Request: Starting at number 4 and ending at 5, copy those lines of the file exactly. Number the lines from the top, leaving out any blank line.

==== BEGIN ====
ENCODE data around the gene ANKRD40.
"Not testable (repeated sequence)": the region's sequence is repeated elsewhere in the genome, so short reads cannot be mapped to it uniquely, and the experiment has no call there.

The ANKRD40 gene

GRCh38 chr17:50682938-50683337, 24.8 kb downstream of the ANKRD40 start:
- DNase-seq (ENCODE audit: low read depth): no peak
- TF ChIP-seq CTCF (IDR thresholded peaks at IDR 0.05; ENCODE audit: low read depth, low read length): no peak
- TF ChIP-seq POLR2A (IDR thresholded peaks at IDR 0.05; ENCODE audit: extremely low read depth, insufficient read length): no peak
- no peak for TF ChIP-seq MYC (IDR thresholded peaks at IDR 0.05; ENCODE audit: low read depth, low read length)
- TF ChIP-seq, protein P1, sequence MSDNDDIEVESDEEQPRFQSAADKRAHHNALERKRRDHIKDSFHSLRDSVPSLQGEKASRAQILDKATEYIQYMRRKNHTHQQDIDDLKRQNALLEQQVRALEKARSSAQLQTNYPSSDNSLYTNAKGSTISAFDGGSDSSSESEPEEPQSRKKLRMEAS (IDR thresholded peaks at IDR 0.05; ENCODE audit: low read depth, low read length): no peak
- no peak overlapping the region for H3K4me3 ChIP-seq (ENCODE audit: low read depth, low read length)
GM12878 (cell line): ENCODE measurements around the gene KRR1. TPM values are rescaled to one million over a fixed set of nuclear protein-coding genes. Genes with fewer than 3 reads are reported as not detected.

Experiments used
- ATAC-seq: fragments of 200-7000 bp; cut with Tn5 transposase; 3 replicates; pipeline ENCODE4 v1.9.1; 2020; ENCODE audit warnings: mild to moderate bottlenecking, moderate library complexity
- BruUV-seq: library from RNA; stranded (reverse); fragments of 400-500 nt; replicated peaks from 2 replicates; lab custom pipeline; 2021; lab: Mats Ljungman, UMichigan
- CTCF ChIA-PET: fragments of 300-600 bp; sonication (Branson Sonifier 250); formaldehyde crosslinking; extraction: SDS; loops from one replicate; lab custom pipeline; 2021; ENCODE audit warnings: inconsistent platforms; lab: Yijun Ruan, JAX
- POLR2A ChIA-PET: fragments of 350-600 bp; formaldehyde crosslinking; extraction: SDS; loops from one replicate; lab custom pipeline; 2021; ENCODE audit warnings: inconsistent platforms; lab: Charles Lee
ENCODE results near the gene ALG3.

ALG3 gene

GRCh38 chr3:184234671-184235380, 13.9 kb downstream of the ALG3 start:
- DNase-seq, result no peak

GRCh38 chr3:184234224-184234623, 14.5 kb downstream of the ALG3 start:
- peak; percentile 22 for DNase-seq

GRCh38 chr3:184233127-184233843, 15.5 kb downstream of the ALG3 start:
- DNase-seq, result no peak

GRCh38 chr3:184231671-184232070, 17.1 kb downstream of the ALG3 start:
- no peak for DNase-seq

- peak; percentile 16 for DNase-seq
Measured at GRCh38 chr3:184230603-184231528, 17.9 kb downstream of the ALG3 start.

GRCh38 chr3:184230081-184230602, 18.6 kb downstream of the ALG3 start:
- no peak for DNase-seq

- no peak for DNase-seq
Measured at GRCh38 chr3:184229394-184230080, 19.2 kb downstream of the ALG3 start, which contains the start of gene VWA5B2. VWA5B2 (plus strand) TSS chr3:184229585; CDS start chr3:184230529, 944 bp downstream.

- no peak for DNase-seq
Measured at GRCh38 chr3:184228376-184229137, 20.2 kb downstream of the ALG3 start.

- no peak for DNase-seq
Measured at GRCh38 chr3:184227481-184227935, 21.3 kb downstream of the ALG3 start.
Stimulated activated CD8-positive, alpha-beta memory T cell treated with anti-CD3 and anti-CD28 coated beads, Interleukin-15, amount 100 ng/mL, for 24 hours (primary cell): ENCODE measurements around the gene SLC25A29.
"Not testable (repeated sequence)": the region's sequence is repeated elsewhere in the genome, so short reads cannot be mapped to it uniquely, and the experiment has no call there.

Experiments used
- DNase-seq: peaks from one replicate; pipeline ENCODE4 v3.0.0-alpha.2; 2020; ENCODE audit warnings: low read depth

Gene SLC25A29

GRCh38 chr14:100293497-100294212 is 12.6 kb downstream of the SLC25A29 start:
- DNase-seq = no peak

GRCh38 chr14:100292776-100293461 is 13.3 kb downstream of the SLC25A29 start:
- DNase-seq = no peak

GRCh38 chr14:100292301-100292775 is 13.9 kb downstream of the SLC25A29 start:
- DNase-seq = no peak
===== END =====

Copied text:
GRCh38 chr17:50682938-50683337, 24.8 kb downstream of the ANKRD40 start:
- DNase-seq (ENCODE audit: low read depth): no peak